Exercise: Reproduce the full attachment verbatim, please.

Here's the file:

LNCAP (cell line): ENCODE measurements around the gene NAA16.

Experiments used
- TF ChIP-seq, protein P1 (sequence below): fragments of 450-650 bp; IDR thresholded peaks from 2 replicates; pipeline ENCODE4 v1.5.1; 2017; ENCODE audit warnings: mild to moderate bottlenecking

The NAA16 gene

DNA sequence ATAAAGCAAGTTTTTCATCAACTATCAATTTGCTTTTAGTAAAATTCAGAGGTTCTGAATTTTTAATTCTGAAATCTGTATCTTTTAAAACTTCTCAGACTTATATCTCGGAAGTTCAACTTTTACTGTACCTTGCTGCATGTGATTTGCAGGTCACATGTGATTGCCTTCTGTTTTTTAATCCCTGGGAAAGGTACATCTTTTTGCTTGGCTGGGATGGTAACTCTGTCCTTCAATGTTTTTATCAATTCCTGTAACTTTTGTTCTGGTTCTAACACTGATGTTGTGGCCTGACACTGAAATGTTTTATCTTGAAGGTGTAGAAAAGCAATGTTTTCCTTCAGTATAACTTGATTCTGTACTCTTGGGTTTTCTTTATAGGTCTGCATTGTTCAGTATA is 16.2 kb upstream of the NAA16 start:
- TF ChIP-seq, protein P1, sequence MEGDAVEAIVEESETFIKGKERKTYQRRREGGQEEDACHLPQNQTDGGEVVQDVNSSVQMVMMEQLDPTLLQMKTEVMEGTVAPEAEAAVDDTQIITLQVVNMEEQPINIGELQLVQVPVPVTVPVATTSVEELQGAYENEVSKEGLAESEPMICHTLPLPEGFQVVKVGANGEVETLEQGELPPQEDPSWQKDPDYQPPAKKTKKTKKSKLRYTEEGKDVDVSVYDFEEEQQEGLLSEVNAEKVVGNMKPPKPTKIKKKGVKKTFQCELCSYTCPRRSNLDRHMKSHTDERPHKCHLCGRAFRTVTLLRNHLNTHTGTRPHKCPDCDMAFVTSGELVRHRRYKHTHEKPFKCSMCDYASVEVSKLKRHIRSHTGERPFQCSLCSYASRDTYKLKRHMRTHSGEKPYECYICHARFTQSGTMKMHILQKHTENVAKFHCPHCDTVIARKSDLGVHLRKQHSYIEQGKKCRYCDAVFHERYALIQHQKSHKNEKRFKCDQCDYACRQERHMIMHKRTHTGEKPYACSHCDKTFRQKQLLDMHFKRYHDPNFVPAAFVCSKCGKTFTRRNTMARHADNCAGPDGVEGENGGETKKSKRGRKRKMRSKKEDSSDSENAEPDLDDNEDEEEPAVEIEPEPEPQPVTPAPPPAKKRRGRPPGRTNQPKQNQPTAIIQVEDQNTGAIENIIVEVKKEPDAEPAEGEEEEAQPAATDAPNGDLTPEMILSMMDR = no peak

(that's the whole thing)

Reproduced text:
LNCAP (cell line): ENCODE measurements around the gene NAA16.

Experiments used
- TF ChIP-seq, protein P1 (sequence below): fragments of 450-650 bp; IDR thresholded peaks from 2 replicates; pipeline ENCODE4 v1.5.1; 2017; ENCODE audit warnings: mild to moderate bottlenecking

The NAA16 gene

DNA sequence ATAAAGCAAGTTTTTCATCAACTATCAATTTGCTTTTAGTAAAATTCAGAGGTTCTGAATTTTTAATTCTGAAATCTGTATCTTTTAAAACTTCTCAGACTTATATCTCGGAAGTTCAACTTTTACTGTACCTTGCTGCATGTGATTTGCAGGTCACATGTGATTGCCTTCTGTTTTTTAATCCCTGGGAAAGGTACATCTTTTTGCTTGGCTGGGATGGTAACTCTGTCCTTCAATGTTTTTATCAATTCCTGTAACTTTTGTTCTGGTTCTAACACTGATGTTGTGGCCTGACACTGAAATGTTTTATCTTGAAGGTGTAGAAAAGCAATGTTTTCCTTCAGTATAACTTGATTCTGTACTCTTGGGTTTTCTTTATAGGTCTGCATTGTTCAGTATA is 16.2 kb upstream of the NAA16 start:
- TF ChIP-seq, protein P1, sequence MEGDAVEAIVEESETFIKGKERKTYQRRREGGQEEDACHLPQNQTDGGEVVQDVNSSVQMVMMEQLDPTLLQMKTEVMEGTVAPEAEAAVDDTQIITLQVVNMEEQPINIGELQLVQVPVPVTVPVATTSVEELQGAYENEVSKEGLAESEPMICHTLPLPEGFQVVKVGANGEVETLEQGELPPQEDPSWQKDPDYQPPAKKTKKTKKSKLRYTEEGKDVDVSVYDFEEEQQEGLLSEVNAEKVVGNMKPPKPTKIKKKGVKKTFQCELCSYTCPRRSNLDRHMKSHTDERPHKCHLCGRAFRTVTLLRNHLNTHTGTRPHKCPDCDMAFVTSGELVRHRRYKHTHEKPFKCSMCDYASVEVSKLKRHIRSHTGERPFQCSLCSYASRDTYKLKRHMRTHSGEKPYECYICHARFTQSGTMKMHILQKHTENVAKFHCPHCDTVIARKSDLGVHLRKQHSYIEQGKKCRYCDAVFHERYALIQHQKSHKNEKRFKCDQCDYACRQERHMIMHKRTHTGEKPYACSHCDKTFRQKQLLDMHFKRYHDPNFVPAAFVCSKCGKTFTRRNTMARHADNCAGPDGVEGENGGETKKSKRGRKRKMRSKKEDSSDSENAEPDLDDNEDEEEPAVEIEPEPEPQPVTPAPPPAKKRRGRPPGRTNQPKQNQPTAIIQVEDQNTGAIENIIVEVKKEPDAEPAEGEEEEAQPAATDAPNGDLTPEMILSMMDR = no peak